E. Heaven is characterized by great purity. John then describes the sea of glass before the throne (v. 6a). This is presented as being as clear as crystal (see 22:1). The “sea” is most likely something similar to the large bronze laver that was in the tabernacle of old (Exodus 30:17-21); and is a picture of the purity of God’s throne. Even though the earthly realm of fallen mankind is a place of uncleanness and rebellion and sin—and even though it will grow to be even more so as the story of the Revelation unfolds—the place of God’s thrown nevertheless remains pure and holy.

F. Heaven involves an unending affirmation of the holy majesty of God. John sees the four living creatures in the midst of and around the throne (vv. 6b-8a). These are probably angelic beings—similar to what is shown to us in the first chapter of Ezekiel. Their four different images have been variously interpreted. Some see them as representing the four Gospels; others see them as representing the four orders of the tribes of Israel (Numbers 10:11-32). Others see the combination of them as representative of all of God’s created order; with each of the four living creatures representing the most majestic of created beings. They have eyes “in front and in back”; and indeed are “full of eyes around and within”. This speaks of their great watchfulness as those protective of the worship around God’s throne. They each also have six wings; which closely identifies them with the angelic beings that Isaiah saw in Isaiah 6:6-7—who also sang “Holy, holy, holy . . .” (Note that in some ancient texts, the praise is represented as nine fold, with three patterns of three; Holy, holy, holy—Holy, holy, holy—Holy, holy, holy!”) These beings may be representatives of the multitudes of angels that worship around the throne of God (see 5:11). The world may ignore God and fail to praise Him; but heaven never does.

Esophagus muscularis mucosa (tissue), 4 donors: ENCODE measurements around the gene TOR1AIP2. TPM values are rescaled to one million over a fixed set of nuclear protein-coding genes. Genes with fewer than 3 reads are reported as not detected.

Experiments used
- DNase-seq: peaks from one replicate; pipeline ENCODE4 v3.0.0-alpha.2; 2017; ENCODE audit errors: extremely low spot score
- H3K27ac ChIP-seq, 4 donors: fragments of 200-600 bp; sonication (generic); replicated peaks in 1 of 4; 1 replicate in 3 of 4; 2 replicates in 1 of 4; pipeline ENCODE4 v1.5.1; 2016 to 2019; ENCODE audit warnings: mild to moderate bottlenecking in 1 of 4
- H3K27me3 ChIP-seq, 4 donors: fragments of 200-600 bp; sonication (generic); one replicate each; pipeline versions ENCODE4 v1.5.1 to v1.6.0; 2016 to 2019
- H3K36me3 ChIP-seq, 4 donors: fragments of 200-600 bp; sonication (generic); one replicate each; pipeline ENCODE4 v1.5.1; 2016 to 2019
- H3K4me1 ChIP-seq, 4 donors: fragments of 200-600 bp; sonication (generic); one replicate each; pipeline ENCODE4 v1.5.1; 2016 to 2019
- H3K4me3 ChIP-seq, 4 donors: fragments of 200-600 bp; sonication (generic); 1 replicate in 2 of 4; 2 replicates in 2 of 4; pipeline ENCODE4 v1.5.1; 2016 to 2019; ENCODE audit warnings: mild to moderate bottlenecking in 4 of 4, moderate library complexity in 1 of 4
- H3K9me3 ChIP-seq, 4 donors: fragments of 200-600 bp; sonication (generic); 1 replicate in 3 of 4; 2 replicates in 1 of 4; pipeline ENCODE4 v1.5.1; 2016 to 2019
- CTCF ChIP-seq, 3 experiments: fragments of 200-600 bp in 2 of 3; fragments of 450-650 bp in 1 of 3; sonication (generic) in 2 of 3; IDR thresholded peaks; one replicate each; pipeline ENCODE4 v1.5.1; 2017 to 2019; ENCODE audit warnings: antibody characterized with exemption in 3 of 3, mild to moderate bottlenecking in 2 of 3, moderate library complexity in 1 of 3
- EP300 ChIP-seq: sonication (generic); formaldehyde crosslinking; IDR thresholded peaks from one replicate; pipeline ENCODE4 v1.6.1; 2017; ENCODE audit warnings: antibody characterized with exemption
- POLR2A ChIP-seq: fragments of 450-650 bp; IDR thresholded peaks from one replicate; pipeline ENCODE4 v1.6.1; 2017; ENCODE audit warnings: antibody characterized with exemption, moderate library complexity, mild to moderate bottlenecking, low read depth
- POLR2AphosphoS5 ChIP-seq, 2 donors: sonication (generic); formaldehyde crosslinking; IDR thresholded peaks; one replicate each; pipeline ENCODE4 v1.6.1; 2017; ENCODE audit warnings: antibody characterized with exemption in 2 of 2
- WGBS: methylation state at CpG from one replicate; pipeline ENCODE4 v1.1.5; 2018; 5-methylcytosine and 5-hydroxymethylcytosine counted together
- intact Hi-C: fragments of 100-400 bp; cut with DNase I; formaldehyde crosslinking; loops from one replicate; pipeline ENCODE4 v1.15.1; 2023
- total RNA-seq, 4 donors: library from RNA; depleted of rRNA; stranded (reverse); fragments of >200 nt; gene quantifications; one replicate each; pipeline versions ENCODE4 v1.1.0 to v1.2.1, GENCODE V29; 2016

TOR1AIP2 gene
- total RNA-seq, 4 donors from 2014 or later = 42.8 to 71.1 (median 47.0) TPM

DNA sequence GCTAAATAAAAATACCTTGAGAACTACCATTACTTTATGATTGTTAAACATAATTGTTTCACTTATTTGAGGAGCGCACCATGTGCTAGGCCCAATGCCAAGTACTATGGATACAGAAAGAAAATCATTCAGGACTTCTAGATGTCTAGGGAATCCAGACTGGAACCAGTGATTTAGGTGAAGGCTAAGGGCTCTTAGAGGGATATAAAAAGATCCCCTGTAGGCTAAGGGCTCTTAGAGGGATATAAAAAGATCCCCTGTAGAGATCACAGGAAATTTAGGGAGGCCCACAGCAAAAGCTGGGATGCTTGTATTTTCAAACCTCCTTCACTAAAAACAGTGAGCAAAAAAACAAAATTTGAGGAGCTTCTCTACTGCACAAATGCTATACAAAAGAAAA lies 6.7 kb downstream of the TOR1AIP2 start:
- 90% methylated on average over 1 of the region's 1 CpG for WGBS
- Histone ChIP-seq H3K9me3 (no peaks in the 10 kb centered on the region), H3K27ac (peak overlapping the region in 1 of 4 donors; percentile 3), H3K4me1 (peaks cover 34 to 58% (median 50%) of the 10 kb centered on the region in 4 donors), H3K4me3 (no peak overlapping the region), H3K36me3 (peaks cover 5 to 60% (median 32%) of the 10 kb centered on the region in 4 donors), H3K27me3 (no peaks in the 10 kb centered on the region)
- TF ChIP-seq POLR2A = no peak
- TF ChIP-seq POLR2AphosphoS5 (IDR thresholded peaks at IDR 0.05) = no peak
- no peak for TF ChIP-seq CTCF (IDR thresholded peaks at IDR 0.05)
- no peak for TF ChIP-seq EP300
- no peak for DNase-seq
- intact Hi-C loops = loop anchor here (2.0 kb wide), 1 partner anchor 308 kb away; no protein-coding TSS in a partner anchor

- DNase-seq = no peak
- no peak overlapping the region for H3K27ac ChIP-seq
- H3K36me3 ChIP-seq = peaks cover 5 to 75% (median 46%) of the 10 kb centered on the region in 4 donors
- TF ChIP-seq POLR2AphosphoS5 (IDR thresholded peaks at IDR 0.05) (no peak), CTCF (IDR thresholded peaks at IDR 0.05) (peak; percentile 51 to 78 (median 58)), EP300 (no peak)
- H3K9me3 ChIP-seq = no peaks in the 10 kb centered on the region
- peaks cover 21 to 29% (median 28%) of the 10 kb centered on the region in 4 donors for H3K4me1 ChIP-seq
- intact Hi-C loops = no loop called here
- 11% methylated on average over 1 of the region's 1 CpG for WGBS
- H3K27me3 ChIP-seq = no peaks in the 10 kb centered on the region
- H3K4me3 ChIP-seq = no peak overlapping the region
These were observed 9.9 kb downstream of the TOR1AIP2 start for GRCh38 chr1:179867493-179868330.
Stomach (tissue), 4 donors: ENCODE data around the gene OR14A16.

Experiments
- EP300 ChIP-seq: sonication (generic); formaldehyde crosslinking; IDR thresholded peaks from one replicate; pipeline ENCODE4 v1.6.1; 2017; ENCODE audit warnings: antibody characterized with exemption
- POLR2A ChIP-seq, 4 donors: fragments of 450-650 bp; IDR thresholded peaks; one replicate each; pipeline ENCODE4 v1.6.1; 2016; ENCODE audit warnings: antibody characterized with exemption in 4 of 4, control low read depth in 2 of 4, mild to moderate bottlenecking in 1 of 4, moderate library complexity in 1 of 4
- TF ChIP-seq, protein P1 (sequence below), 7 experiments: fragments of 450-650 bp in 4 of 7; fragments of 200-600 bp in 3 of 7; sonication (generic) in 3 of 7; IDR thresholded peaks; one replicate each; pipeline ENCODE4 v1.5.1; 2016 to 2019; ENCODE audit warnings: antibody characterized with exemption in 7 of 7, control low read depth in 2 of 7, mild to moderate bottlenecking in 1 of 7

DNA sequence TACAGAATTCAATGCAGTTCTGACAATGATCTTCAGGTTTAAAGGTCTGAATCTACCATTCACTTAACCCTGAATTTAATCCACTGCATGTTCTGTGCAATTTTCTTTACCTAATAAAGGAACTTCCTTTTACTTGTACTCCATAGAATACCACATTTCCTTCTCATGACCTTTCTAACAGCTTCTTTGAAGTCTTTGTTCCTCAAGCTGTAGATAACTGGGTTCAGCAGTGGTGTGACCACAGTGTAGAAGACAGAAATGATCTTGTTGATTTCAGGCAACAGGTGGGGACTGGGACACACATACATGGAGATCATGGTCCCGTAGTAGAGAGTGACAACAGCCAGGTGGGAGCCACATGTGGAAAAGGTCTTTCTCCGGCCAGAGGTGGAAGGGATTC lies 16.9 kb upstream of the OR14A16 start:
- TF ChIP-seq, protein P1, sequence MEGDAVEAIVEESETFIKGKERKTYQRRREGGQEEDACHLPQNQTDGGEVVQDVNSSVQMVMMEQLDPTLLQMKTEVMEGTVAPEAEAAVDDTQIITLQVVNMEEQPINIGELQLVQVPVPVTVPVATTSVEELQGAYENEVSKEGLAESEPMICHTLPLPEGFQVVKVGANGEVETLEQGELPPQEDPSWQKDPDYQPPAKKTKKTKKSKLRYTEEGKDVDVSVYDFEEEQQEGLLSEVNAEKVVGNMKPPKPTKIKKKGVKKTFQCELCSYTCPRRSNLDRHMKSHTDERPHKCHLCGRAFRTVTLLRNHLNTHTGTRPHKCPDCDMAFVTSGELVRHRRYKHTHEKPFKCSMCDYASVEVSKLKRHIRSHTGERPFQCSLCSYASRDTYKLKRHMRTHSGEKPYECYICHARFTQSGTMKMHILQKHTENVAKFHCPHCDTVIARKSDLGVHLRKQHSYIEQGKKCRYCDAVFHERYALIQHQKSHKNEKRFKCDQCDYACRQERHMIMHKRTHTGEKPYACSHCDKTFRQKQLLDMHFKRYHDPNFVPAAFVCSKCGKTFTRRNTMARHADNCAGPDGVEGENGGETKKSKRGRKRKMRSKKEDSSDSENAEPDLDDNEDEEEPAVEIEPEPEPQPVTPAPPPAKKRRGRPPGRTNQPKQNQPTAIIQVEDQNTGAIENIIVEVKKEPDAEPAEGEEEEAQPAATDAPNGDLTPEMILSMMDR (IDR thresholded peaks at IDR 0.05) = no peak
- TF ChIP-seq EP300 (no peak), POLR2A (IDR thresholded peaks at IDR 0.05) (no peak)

G. Heaven is filled with worship of God. Finally, John describes the actual worship of Him who sits on the throne (vv. 8b-11). The four living creatures cry out in a manner much like what we read the cherubim cry out in tri-fold praise of God’s holiness in Isaiah 6:3. And whenever they so cry out, the twenty-four elders respond by worshiping the One on the throne and by casting their crowns before Him—giving Him praise and honor as Creator.

* * * * * * * * * * *

All these things reminds us that, just before the outpouring of the most dreadful times of trial that will ever occur in human history, heaven is still in charge. God sits upon His throne; and all the heavenly hosts say, Amen! He wanted us—His people—to know this so that we will remain steadfast and assured, and will come out of the other side of troublesome times victorious!

What profit is the image, that its maker should carve it,
The molded image, a teacher of lies,
That the maker of its mold should trust in it,
To make mute idols?
Woe to him who says to wood, ‘Awake!’
To silent stone, ‘Arise! It shall teach!’
Behold, it is overlaid with gold and silver,
Yet in it there is no breath at all.

But the Lord is in His holy temple.
Let all the earth keep silence before Him” (Habakkuk 2:18-20).

  • Share/Bookmark
Site based on the Ministry Theme by eGrace Creative.